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Critic wrangle: “Joe Strummer: The Future Is Unwritten.”

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A few confessions regarding the impossibility of critical impartiality due to Clash fandom precede reviews of "Joe Strummer: The Future Is Unwritten," a doc from Julien Temple, who previously chronicled the Sex Pistols in "The Great Rock ‘n’ Roll Swindle" and "The Filth and the Fury." Among those ‘fessing up, Andrew O’Hehir at Salon, who suggests that "Temple’s film will inevitably be viewed by people of roughly my age and with roughly my background as a kind of generational myth, which is likely to irritate the crap out of everyone else," but who nevertheless labels it "the most powerful documentary I’ve seen all year, and one of the two or three best films ever made about an artist or musician." And A.O. Scott at the New York Times writes that "It’s likely that I would have been stirred and moved by ‘Joe Strummer:
The Future Is Unwritten,’ even if it were the straightforward,
VH1-ready rock star biography it might, at first, appear to be." According to him, it’s "much more than a biography of the Clash’s guitarist and lead singer: It’s history, criticism, philosophy and politics, played fast and loud." Nick Schager at Slant, on the other hand, not a Clash fan, finds that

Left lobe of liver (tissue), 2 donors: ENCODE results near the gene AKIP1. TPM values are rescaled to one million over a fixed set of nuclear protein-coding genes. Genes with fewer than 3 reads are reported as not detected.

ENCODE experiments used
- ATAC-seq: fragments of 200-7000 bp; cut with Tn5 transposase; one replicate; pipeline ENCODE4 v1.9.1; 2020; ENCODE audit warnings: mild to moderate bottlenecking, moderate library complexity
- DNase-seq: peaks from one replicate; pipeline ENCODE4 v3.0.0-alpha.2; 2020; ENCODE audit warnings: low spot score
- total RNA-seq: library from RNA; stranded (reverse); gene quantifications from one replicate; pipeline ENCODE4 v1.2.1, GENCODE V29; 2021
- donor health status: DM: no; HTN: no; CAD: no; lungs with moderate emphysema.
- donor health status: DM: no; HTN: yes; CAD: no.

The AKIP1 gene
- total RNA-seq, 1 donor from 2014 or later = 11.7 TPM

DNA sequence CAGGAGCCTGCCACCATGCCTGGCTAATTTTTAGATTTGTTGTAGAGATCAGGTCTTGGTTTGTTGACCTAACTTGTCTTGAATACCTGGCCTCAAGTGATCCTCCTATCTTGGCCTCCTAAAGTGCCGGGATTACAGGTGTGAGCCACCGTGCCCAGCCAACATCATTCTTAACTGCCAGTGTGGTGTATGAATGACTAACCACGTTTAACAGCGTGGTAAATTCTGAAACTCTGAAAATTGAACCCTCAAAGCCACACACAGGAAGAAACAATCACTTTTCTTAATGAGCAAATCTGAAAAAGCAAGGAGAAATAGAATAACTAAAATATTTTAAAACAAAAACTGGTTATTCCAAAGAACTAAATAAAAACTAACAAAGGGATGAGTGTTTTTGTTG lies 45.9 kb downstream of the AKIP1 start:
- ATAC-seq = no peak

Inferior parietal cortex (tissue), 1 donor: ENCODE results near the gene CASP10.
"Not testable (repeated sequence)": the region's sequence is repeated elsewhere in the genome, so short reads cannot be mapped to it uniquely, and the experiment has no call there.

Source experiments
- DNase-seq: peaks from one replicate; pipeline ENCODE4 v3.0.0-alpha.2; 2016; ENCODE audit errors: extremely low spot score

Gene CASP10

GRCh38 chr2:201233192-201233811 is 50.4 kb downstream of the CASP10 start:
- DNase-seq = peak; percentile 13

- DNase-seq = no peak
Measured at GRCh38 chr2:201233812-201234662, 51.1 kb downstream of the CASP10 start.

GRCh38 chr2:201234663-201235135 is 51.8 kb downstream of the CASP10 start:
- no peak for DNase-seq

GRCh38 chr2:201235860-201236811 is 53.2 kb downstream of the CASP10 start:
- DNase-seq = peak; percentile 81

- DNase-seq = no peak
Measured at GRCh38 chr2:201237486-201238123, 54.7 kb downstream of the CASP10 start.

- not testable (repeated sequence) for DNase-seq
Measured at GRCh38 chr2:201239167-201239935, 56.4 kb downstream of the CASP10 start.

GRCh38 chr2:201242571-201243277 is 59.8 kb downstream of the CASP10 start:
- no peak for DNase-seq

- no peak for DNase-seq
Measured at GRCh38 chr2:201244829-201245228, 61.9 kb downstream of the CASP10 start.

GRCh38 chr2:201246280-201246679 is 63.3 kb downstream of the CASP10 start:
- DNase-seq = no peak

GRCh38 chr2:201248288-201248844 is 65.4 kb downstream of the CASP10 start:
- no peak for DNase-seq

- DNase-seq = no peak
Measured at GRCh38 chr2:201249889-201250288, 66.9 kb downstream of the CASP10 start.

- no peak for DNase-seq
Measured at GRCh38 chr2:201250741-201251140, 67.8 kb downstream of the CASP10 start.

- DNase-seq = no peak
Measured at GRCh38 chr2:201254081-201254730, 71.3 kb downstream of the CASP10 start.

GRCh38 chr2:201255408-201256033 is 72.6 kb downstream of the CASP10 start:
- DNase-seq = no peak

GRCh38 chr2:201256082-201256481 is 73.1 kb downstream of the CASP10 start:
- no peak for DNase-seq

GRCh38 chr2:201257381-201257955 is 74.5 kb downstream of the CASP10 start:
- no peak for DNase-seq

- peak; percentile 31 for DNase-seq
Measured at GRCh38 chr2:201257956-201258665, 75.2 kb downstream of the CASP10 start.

film’s focus on Strummer rather than his music "means that those
unconvinced about the greatness of ‘London Calling’ and ‘Rock the
Casbah’ will likely remain so. Yet the director’s ability to capture
Strummer’s complex, idiosyncratic personality is so compelling that it
barely matters whether one believes what the film is saying; the point
is that one feels it." Armond White at the New York Press suggests that "Temple shows how the music expressed Strummer’s experiences. The ‘Should I Stay or Should I Go’ sequence ought to set the standard for artistic/biographical interpretation. Every music lover should see it—and so should Todd Haynes."

Glenn Kenny at Premiere quibbles with a few of the interview choices before concluding that "one wondrous thing about the movie is that, true to its title, it doesn’t feel in the least bit nostalgic. At its best, it throbs with immediacy, just as Strummer did." Owen Gleiberman at Entertainment Weekly does feel that nostalgia: "The Future Is Unwritten made me long for the era when a rock star could burn — and even burn out — this brightly."